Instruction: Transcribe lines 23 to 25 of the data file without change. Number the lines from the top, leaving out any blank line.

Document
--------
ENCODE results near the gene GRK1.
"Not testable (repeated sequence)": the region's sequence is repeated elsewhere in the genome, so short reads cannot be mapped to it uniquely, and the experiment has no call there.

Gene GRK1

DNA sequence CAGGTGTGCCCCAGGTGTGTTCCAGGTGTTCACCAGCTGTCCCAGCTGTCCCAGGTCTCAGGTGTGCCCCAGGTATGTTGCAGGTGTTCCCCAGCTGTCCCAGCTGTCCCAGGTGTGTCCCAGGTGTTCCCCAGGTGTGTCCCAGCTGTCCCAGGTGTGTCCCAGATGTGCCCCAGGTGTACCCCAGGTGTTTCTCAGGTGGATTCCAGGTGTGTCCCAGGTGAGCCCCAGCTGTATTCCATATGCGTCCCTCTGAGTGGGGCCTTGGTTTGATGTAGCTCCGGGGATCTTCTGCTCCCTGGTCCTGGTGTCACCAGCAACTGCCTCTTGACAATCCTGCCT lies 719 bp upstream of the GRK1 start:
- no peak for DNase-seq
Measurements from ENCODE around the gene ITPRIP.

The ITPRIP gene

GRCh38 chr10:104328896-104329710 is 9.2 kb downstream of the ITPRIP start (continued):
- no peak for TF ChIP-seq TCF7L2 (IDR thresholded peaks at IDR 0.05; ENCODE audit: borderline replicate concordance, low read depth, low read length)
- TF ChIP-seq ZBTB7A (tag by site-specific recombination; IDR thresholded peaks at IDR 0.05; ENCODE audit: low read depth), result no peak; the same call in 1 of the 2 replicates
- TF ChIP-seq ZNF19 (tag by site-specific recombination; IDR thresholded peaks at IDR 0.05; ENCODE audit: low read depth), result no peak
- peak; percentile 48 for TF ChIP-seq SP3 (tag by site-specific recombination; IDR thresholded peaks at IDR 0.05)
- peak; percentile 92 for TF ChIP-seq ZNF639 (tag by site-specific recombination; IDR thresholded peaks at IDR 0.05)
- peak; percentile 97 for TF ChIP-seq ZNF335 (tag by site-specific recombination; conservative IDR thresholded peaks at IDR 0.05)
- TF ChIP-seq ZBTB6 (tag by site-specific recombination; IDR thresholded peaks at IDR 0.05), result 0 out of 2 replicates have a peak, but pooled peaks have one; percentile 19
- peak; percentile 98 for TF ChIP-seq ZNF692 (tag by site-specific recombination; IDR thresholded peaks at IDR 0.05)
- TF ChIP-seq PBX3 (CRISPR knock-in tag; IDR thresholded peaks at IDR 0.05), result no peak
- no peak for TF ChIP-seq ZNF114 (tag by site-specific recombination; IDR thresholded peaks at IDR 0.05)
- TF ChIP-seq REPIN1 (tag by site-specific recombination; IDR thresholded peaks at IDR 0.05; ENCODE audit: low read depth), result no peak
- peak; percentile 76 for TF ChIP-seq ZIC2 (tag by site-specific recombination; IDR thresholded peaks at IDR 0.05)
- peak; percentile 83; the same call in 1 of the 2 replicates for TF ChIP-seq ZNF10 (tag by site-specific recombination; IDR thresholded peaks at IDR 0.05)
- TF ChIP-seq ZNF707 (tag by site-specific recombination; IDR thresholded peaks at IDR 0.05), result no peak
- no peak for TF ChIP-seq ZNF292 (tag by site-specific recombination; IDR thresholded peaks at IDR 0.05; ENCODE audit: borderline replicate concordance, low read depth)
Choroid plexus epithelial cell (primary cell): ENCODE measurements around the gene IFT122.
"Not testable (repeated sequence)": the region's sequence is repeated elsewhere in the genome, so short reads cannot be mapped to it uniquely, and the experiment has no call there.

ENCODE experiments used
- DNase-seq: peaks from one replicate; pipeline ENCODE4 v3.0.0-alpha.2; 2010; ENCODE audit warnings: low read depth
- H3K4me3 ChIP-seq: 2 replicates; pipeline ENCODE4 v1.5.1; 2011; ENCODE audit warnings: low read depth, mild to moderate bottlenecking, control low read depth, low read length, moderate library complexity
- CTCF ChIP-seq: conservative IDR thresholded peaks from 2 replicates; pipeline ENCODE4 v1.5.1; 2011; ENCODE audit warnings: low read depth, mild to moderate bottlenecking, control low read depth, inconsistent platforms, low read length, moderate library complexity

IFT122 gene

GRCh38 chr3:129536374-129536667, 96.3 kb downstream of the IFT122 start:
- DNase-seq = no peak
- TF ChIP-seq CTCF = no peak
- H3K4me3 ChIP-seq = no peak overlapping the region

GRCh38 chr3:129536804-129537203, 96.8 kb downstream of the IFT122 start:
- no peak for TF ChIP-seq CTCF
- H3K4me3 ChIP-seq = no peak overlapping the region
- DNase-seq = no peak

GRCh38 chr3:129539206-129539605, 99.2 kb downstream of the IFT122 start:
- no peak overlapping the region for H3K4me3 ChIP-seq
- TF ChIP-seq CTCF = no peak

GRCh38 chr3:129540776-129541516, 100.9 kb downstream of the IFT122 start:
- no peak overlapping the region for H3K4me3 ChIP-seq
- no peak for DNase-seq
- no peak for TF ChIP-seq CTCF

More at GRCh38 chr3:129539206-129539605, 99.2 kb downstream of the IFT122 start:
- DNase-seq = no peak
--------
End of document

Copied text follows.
- no peak for TF ChIP-seq ZNF292 (tag by site-specific recombination; IDR thresholded peaks at IDR 0.05; ENCODE audit: borderline replicate concordance, low read depth)
Choroid plexus epithelial cell (primary cell): ENCODE measurements around the gene IFT122.
"Not testable (repeated sequence)": the region's sequence is repeated elsewhere in the genome, so short reads cannot be mapped to it uniquely, and the experiment has no call there.